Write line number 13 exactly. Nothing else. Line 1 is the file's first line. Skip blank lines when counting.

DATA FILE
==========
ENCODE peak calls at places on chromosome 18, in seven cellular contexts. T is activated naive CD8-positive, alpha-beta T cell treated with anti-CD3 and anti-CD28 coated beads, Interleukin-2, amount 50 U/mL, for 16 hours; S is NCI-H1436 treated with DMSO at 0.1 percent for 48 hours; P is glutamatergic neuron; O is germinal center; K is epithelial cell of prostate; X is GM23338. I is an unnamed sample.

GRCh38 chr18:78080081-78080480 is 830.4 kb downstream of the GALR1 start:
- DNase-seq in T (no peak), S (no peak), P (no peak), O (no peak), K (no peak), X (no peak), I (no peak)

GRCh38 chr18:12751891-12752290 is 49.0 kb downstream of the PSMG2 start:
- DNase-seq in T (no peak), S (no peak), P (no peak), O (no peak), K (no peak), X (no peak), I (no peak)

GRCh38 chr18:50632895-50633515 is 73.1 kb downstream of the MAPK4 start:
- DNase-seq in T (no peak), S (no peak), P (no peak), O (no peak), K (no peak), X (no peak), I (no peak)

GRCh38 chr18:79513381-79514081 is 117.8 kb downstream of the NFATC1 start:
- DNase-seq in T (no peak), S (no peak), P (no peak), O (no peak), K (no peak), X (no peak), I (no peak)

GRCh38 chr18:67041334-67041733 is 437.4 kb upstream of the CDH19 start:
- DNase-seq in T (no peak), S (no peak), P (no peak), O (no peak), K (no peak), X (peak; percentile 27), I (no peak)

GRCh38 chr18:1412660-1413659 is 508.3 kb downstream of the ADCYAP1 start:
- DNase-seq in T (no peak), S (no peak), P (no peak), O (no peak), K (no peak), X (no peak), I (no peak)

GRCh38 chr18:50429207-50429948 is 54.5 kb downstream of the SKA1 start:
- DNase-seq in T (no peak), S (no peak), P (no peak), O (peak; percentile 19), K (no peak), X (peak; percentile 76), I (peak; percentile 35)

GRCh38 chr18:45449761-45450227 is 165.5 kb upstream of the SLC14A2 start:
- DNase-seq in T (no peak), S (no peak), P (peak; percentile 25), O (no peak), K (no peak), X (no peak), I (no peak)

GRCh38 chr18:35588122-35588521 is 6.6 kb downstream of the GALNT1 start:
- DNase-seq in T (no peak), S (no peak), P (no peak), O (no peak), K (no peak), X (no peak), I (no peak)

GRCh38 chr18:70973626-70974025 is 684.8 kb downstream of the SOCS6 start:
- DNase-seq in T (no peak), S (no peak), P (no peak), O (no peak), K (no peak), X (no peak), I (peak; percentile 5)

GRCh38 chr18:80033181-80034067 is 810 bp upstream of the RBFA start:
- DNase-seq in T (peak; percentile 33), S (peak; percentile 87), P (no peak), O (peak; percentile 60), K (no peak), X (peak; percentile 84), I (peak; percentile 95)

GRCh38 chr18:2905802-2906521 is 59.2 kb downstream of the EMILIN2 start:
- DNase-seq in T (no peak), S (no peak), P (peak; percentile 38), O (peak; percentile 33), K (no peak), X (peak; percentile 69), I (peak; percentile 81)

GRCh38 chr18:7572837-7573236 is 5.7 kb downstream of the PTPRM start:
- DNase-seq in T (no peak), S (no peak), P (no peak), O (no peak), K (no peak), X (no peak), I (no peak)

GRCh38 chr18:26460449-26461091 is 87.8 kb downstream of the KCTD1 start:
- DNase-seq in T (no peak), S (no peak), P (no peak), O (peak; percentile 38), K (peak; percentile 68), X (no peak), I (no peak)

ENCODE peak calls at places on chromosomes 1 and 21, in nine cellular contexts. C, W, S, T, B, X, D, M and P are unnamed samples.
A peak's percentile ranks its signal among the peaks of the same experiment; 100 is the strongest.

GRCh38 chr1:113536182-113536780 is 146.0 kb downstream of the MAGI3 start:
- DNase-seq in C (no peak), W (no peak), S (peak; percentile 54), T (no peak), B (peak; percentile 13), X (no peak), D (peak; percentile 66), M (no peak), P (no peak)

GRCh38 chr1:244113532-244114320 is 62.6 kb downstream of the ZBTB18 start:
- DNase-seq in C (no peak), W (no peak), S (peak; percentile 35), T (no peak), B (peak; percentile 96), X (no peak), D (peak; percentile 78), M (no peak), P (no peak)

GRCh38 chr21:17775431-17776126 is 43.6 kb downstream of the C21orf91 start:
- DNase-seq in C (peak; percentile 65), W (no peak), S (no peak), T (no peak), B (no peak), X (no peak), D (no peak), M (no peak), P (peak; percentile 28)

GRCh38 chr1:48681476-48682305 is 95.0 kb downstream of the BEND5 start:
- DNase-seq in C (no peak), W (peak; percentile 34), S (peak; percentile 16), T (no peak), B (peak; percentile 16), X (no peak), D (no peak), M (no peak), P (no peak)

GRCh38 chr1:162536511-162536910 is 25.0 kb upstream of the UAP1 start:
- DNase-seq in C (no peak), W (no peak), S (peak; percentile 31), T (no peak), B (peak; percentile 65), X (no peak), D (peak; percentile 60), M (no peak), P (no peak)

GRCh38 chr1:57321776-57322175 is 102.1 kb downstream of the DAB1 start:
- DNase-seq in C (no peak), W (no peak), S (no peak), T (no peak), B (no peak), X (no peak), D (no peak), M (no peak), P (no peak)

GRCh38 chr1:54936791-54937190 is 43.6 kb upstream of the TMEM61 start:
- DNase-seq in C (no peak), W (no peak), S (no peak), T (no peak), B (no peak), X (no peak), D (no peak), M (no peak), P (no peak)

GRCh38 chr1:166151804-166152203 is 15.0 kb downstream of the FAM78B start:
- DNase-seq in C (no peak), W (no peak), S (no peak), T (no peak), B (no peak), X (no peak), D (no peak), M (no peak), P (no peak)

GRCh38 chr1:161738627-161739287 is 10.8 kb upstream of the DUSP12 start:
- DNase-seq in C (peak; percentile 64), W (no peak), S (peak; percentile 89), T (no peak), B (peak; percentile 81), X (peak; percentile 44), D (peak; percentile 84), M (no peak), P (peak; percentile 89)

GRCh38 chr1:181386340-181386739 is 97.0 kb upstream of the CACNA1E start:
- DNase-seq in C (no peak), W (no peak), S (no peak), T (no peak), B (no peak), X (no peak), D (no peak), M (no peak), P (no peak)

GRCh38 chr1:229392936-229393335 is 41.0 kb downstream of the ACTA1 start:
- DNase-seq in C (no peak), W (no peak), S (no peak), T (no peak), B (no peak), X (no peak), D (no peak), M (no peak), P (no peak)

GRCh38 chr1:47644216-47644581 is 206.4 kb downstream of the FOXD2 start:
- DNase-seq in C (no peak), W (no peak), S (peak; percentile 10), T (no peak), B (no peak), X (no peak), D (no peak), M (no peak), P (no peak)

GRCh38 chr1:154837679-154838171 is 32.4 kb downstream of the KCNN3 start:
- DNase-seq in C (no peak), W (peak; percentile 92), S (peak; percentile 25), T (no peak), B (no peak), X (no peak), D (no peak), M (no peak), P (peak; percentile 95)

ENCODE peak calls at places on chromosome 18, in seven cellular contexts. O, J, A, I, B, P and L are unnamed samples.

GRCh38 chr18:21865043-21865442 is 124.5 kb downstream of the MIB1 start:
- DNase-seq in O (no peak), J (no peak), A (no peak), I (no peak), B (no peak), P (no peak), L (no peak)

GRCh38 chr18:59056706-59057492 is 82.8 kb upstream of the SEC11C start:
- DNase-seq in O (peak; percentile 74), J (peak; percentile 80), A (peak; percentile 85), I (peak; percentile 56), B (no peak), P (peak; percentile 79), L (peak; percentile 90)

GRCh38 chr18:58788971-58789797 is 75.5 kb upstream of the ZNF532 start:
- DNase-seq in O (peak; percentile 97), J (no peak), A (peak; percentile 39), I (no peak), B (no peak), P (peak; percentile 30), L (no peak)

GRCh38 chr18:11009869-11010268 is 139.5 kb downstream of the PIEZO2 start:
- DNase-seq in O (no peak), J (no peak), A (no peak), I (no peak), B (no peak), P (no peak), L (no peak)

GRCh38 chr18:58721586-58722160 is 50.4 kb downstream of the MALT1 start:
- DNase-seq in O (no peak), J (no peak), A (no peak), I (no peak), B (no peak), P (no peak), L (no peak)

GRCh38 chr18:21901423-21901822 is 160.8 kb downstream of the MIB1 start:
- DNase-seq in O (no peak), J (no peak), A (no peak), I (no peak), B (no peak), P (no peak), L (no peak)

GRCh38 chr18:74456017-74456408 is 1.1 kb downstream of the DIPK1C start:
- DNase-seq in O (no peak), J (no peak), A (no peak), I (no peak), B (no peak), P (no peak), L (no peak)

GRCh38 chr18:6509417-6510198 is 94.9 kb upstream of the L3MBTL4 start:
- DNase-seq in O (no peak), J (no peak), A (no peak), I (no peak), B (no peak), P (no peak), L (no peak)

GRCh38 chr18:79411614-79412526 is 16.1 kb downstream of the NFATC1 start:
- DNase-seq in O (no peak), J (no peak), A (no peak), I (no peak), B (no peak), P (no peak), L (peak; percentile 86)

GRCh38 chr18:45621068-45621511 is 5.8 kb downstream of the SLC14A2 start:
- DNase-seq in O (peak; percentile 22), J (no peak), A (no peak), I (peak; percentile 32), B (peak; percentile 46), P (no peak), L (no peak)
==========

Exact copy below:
- DNase-seq in T (no peak), S (no peak), P (no peak), O (no peak), K (no peak), X (no peak), I (no peak)